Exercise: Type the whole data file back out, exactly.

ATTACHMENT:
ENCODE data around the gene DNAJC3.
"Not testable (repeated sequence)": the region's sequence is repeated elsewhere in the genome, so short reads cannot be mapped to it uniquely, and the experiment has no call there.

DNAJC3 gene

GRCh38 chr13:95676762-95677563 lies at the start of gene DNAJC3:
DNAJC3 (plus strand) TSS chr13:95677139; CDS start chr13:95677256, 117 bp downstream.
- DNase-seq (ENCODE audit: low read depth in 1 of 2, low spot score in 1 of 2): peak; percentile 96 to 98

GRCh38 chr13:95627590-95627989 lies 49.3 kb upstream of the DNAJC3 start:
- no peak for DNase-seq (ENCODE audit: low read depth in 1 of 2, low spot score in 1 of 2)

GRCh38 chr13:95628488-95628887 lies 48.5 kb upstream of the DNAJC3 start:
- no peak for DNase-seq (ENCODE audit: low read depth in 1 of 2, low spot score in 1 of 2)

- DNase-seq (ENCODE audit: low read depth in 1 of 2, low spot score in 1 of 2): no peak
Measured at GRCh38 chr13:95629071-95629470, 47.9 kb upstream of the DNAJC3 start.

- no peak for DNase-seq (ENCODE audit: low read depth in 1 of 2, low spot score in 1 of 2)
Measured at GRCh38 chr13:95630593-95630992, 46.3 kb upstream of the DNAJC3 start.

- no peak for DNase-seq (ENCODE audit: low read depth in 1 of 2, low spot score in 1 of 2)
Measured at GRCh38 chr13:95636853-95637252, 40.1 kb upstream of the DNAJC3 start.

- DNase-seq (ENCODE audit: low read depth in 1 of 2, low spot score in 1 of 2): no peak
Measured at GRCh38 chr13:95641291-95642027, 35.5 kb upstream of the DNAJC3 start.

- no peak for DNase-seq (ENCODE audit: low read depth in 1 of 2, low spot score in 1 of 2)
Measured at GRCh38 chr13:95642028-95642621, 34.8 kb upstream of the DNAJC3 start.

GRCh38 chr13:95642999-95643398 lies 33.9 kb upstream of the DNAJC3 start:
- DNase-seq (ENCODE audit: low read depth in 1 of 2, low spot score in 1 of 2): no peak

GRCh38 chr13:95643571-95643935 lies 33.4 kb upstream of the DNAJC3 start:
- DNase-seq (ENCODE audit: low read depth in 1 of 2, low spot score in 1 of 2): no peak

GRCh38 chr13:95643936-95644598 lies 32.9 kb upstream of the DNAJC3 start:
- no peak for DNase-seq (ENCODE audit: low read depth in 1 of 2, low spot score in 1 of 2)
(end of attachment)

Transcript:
ENCODE data around the gene DNAJC3.
"Not testable (repeated sequence)": the region's sequence is repeated elsewhere in the genome, so short reads cannot be mapped to it uniquely, and the experiment has no call there.

DNAJC3 gene

GRCh38 chr13:95676762-95677563 lies at the start of gene DNAJC3:
DNAJC3 (plus strand) TSS chr13:95677139; CDS start chr13:95677256, 117 bp downstream.
- DNase-seq (ENCODE audit: low read depth in 1 of 2, low spot score in 1 of 2): peak; percentile 96 to 98

GRCh38 chr13:95627590-95627989 lies 49.3 kb upstream of the DNAJC3 start:
- no peak for DNase-seq (ENCODE audit: low read depth in 1 of 2, low spot score in 1 of 2)

GRCh38 chr13:95628488-95628887 lies 48.5 kb upstream of the DNAJC3 start:
- no peak for DNase-seq (ENCODE audit: low read depth in 1 of 2, low spot score in 1 of 2)

- DNase-seq (ENCODE audit: low read depth in 1 of 2, low spot score in 1 of 2): no peak
Measured at GRCh38 chr13:95629071-95629470, 47.9 kb upstream of the DNAJC3 start.

- no peak for DNase-seq (ENCODE audit: low read depth in 1 of 2, low spot score in 1 of 2)
Measured at GRCh38 chr13:95630593-95630992, 46.3 kb upstream of the DNAJC3 start.

- no peak for DNase-seq (ENCODE audit: low read depth in 1 of 2, low spot score in 1 of 2)
Measured at GRCh38 chr13:95636853-95637252, 40.1 kb upstream of the DNAJC3 start.

- DNase-seq (ENCODE audit: low read depth in 1 of 2, low spot score in 1 of 2): no peak
Measured at GRCh38 chr13:95641291-95642027, 35.5 kb upstream of the DNAJC3 start.

- no peak for DNase-seq (ENCODE audit: low read depth in 1 of 2, low spot score in 1 of 2)
Measured at GRCh38 chr13:95642028-95642621, 34.8 kb upstream of the DNAJC3 start.

GRCh38 chr13:95642999-95643398 lies 33.9 kb upstream of the DNAJC3 start:
- DNase-seq (ENCODE audit: low read depth in 1 of 2, low spot score in 1 of 2): no peak

GRCh38 chr13:95643571-95643935 lies 33.4 kb upstream of the DNAJC3 start:
- DNase-seq (ENCODE audit: low read depth in 1 of 2, low spot score in 1 of 2): no peak

GRCh38 chr13:95643936-95644598 lies 32.9 kb upstream of the DNAJC3 start:
- no peak for DNase-seq (ENCODE audit: low read depth in 1 of 2, low spot score in 1 of 2)